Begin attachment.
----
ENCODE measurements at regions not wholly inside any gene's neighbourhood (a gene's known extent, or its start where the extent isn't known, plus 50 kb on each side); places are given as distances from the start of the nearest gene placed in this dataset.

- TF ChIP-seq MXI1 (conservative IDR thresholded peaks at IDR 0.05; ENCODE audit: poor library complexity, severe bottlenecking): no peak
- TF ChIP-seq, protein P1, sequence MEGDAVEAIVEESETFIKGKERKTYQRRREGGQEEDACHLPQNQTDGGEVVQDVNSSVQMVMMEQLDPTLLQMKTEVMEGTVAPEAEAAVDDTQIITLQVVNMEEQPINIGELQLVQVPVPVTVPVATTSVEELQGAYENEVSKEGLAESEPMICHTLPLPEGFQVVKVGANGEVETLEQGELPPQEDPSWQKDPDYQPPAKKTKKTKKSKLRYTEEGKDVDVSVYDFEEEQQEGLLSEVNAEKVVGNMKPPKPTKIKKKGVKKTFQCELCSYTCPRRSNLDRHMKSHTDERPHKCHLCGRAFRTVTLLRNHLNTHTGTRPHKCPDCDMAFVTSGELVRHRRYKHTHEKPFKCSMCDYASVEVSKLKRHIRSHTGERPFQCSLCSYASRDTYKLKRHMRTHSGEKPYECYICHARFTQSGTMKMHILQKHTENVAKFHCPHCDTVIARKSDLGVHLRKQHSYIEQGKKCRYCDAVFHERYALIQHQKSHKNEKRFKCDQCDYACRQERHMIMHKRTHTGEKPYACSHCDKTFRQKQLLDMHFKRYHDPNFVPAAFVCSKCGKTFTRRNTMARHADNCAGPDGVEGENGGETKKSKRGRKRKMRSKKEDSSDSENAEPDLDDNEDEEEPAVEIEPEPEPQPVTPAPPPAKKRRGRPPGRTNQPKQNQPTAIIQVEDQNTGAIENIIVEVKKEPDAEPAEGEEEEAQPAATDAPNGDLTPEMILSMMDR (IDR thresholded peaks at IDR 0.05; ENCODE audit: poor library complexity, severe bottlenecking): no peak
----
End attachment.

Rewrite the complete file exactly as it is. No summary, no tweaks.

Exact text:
ENCODE measurements at regions not wholly inside any gene's neighbourhood (a gene's known extent, or its start where the extent isn't known, plus 50 kb on each side); places are given as distances from the start of the nearest gene placed in this dataset.

- TF ChIP-seq MXI1 (conservative IDR thresholded peaks at IDR 0.05; ENCODE audit: poor library complexity, severe bottlenecking): no peak
- TF ChIP-seq, protein P1, sequence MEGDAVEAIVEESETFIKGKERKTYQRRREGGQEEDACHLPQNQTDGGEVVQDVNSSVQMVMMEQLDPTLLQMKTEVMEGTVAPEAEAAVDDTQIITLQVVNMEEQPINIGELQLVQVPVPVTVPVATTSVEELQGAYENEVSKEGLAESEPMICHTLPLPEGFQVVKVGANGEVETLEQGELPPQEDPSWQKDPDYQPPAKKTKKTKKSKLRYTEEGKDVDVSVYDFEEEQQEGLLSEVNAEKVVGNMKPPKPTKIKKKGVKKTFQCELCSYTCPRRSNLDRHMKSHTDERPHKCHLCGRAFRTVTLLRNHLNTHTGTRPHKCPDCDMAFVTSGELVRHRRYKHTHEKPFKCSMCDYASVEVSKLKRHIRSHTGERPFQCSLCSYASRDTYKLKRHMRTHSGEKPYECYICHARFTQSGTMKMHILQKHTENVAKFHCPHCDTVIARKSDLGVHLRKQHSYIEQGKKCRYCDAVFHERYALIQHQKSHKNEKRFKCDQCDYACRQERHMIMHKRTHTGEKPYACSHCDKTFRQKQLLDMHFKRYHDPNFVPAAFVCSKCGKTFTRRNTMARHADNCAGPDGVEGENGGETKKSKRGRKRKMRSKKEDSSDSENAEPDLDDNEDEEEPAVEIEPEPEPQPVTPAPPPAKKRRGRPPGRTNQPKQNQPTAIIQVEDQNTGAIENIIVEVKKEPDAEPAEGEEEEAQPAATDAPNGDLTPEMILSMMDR (IDR thresholded peaks at IDR 0.05; ENCODE audit: poor library complexity, severe bottlenecking): no peak